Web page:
Region subtags under 3066 and 3066bis

Doug Ewell dewell at
Thu Feb 17 17:53:01 CET 2005

Frank Ellermann <nobody at xyzzy dot claranet dot de> wrote:

>> EA and EU are "reserved" by ISO 3166/MA, but have never
>> actually been "assigned" code elements.  That is the
>> difference.
> Okay, that makes sense.  So I can use the (green) "officially
> assigned" country codes in RfC 3066 laguage tags as found on...
> ...but not the (gray) "transitionally reserved" codes.  That
> kills also fr-NT and any other ??-NT, good riddance.  I've no
> problem with keeping ??-TP in a hypothetical 3066bis based on
> a cut-off date, as long as it contains a complete frozen list.

The list is semi-frozen, in the sense that there can always be "new old"
entries.  If a country changes its name and ISO 3166/MA changes the
corresponding code element, the region subtag derived from the previous
code element would still be available (indeed, canonical) in addition to
the new subtag.

The list is complete is the sense that it includes all currently and
previously assigned ISO 3166 code elements, except those that have been
reused.  For example, there is a subtag AI for Anguilla, so there could
not also be another subtag AI for French Afars and Issas.

> At the moment (RfC 3066) ??-TP is unfortunately obsolete.  It
> would be nice, if a future 3066bis allows existing ccTLDs (in
> addition to 3166 country codes), that would cover cases like
> TP and YU, and also some (yellow) "exceptionally reserved" AC,
> GG, IM, JE, EU, and UK. fr-GG and fr-JE are even no nonsense.

Although ccTLDs are based on ISO 3166, they are not relevant to the
issue of determining the regional scope of language usage.  TP and YU
are allowable in RFC 3066bis because they are formerly used ISO 3166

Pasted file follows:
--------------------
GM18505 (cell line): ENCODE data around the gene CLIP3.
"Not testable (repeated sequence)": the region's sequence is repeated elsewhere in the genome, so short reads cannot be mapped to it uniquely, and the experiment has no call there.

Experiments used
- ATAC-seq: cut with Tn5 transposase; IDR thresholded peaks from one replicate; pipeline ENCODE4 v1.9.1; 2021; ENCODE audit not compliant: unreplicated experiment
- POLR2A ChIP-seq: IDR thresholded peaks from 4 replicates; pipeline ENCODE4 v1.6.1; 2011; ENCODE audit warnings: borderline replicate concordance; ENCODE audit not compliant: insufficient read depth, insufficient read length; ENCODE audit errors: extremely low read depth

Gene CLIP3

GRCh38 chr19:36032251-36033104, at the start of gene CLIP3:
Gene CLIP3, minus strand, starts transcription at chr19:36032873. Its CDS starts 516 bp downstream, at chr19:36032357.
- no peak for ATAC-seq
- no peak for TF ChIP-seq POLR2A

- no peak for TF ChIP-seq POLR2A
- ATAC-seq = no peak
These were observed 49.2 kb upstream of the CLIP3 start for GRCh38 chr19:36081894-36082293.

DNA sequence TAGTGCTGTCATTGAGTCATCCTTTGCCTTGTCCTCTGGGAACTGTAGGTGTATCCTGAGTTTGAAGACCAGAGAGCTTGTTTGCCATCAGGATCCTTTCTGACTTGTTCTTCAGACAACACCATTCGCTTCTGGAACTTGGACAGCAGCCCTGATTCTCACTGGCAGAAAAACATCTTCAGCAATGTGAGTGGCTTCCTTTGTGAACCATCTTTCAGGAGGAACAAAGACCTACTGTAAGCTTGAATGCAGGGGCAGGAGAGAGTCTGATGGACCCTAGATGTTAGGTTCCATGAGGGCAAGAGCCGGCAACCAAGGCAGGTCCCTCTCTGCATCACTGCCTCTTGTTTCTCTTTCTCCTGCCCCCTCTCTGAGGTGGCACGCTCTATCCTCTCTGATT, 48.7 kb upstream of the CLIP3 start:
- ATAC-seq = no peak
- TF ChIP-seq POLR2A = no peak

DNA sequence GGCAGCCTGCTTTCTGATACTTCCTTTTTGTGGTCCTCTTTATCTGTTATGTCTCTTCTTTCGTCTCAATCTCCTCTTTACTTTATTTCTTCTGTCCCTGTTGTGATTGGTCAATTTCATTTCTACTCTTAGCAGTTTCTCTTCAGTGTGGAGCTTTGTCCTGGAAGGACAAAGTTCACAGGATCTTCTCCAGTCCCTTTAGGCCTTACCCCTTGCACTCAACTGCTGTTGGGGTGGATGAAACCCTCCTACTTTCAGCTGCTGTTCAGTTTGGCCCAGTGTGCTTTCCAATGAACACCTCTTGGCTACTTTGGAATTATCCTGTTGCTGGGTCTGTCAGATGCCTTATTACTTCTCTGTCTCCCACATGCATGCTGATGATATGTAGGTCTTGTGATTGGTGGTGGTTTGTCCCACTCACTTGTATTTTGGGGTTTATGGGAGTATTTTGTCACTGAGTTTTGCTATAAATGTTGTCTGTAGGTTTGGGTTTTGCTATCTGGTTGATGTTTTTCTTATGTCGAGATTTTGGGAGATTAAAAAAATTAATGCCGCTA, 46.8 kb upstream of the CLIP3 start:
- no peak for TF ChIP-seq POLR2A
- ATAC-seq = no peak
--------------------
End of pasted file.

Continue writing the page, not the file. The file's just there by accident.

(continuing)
code elements, and thus previously admissible in language tags, not
because they are ccTLDs.

AC (Ascension Island) is covered by SH (Saint Helena).

GG (Guernsey) and JE (Jersey) are covered by 830 (Channel Islands); if
anyone spots a taggable difference between Guernsey French and Jersey
French, it can be addressed at that time.

IM (Isle of Man) is covered by 833.

EU (European Union) is covered, sort of, by 150 (Europe).  The political
association is not 1-to-1, but one might be left to ask what is meant by
"X as spoken in the European Union" in any event.

UK (United Kingdom) is covered by GB.  No language tags in *-UK have
been permissible to this point, and it seems unwise to begin allowing
them now (among other things, confusion with Ukraine is a reali

>> RFC 3066bis allows currently and previously assigned code
>> elements to be used in language tags
> With a proper IANA registry ?  Otherwise it would be hard to
> find "previously assigned" country codes like the now (white)
> "unassigned" DD or NH.

Yes, this is a major benefit of using a registry.  Having to hunt down a
reference to a withdrawn ISO 3166 code element (not available for free
from ISO) would be a recipe for trouble.

>> The rationale is that the MA is under no obligation to
>> continue to reserve EA for Ceuta and Melilla
> Okay.  OTOH they changed the status of AX to "official", and EA
> could also make sense.  Especially here, I'm far from sure that
> es is the only relevant language in EA.  Or maybe it's somewhat
> different from es-ES.

If ISO ever assigns EA to Ceuta and Melilla, we can talk about it then.

> Sorry, I still don't get it, found in I-D-phillips-langtags-10:
> Why are YU and NH okay, if IM is not okay ?  Is it because NH
> and YU were once "officially assigned", and IM was not so far ?


> Apparently the procedures work as soon as the new registry is
> created, but determining its initial state is difficult.  If
> it's supposed to be compatible with 3066, then AC, BU, DD, EU,
> FX, GG, IM, JE, NH, SF, SU, TP, UK, YU, and ZR are all invalid
> at the moment.

See for a proposed
"initial state."  This is all subject to review and debate, of course.

It is "backward compatible" with 3066 in that it allows all valid 3066
constructions.  It extends 3066 in this regard by re-allowing BU, DD,
FX, NH, SU, TP, YU, and ZR.  The others were never valid in language
tags and 3066bis does not change this.

> If YU, NH, and IM are open for a future debate here, then it
> could be better if you avoid these codes as examples in the
> draft.  In the worst case - if you want to be compatible with
> RfC 1766 - you need all "officially assigned" country codes
> 1996.  That would kill DD, SF, NH, and SU, but still allow TP,
> YU, and ZR.  Probably I forgot some odd cases.

Everything, including the draft itself, is open for debate.  Certainly
the proposed initial state of the registry is debatable.

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